An anarchist think tank picks up some ideas from the cartels.
Evading security cameras in the remote expanse along the U.S. border, three Guatemalans waited till dusk to slip illicitly into our country.
This is the stuff of Donald Trump nightmares — and if he were to witness such a scene, we can only imagine the furious rants that would follow.
But Trump will never see this scene or even know about it, because he’s facing south, fulminating against Mexicans and assuring his faithful followers that he’ll stop illegal entry into the U.S. by building a “beautiful, impenetrable wall” across our 2,000-mile border with Mexico.
About 100 Danes, young and old, stood outside Copenhagen City Court in the chilly seaside winds last Tuesday to show their solidarity with four activists alleged to have illegally assisted refugees in their trek across the waters from Denmark to Sweden.
While only two of the accused are Danish citizens, all are members of MedMenneskeSmuglerne, or “Those who smuggle thy neighbor” — an outgrowth of the more broad-based initiative Welcome to Denmark, which welcomes migrants and refugees into the country.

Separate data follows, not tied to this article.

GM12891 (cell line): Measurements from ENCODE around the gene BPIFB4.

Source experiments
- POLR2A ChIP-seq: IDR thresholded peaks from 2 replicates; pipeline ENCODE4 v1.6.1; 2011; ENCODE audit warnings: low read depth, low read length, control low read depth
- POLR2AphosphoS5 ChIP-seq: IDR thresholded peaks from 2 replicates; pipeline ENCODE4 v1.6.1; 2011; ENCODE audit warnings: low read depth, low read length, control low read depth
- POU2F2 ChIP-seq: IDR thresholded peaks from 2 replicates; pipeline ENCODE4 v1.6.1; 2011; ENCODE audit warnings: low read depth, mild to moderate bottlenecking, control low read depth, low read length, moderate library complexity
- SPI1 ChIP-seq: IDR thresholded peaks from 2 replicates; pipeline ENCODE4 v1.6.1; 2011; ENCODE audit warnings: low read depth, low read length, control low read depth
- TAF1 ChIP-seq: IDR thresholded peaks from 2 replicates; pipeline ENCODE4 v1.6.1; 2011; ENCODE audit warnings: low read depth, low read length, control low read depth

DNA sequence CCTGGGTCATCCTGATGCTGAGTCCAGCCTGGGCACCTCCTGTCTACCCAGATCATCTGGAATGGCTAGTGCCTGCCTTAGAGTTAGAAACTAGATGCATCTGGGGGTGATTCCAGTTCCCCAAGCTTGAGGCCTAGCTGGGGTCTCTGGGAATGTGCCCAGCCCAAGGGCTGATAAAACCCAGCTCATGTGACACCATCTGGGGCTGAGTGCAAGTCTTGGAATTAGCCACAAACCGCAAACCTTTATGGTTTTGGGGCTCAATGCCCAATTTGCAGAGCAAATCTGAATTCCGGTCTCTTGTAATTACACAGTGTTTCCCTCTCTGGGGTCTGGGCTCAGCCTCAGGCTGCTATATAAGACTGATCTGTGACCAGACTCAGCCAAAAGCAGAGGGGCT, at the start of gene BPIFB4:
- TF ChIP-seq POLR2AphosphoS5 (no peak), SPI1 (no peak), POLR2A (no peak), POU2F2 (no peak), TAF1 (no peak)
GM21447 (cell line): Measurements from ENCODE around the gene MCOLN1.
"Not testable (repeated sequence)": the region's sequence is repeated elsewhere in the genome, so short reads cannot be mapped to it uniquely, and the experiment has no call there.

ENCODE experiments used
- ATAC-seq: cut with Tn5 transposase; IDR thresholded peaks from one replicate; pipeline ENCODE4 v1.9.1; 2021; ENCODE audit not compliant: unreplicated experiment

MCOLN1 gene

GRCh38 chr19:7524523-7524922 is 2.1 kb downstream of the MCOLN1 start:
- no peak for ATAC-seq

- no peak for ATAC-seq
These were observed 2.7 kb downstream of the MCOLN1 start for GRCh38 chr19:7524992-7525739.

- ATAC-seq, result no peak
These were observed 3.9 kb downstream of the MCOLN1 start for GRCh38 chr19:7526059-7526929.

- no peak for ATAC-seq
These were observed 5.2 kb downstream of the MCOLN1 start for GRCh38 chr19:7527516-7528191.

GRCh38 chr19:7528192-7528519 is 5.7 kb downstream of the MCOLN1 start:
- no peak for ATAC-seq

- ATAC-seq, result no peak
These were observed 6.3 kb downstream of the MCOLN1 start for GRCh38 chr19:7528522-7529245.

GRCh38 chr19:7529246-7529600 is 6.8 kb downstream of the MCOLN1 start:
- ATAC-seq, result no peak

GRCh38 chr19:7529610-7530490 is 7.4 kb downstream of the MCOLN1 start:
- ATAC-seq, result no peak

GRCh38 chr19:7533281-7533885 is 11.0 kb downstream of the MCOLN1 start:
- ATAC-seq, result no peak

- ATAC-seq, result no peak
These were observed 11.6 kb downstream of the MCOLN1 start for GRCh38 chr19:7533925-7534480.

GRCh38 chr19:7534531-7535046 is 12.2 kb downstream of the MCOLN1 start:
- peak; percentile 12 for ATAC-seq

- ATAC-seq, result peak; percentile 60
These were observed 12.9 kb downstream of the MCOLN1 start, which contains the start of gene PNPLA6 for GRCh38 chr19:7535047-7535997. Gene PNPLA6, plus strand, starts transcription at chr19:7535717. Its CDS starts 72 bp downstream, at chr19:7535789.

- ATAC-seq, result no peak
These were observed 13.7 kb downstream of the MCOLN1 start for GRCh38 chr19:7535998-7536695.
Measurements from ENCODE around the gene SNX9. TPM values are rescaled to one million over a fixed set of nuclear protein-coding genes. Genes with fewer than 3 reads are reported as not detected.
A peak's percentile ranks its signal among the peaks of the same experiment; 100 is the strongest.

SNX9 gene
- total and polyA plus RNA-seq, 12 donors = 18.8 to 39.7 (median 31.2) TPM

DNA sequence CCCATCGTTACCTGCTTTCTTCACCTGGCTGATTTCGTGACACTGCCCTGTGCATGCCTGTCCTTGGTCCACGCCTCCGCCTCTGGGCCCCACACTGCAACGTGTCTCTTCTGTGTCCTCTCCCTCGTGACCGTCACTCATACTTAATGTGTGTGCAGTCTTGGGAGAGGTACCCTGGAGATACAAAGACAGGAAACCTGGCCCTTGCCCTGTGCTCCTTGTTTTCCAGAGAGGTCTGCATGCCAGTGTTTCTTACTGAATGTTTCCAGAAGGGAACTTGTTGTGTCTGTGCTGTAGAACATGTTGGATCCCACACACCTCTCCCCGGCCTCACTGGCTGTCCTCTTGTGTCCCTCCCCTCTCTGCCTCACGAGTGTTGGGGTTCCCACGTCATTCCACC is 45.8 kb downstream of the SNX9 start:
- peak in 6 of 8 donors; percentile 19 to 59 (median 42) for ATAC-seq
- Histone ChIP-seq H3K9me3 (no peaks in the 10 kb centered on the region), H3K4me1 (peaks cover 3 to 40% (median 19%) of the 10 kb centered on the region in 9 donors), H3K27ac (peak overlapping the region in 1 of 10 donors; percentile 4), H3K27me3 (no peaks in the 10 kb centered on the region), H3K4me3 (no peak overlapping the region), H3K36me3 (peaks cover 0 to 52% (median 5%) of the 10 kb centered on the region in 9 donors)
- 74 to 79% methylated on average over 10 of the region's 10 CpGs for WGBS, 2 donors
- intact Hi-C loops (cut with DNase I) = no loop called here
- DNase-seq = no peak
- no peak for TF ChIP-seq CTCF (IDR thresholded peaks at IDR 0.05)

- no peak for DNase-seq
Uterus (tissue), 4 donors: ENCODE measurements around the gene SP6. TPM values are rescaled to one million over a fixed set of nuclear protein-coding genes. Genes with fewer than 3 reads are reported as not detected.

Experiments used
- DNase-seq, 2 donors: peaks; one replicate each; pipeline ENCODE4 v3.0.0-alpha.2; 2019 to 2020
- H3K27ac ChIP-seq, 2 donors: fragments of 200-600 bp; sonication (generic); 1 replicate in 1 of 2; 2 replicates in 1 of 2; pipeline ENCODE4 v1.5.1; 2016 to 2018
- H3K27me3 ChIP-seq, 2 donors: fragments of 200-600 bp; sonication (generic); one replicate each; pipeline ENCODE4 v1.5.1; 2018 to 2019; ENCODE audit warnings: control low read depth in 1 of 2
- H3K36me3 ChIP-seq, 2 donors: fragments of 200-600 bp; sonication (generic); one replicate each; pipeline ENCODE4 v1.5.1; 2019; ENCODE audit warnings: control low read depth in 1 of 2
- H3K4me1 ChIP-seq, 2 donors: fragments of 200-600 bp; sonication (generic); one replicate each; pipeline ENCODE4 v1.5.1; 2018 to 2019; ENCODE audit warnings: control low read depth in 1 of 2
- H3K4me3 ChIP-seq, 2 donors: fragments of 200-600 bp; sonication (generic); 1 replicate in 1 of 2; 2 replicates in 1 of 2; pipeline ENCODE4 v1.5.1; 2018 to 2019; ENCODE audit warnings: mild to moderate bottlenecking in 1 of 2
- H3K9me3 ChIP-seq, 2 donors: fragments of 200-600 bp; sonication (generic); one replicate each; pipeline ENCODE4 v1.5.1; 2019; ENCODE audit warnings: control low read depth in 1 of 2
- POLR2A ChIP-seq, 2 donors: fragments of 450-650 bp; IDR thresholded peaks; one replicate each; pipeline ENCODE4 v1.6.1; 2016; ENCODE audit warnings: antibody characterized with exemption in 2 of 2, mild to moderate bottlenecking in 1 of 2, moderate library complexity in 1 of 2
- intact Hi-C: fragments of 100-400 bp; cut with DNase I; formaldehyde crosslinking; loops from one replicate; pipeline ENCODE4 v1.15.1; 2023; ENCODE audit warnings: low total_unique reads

The Democratic People’s Republic of North Korea (DPRK) regime is suspected of having produced and trafficked vast amounts of illicit drugs for decades, to the detriment of its population.
The Committee for Human Rights in North Korea claims that the DPRK regime has been ordering the production of illicit drugs since the 1970s. Although initial quantities were estimated to be relatively low, the country’s former supreme leader, Kim Jong-Il, is alleged to have initiated the country’s illicit drug-producing boom in 1998.
According to a defected government official, Kim ordered all collective farms to allocate space for the cultivation of opium poppies. Opium produced was then “sent to the pharmaceutical plants” where it was “processed and refined into heroin […] under the direct control and strict supervision of the Central Government”.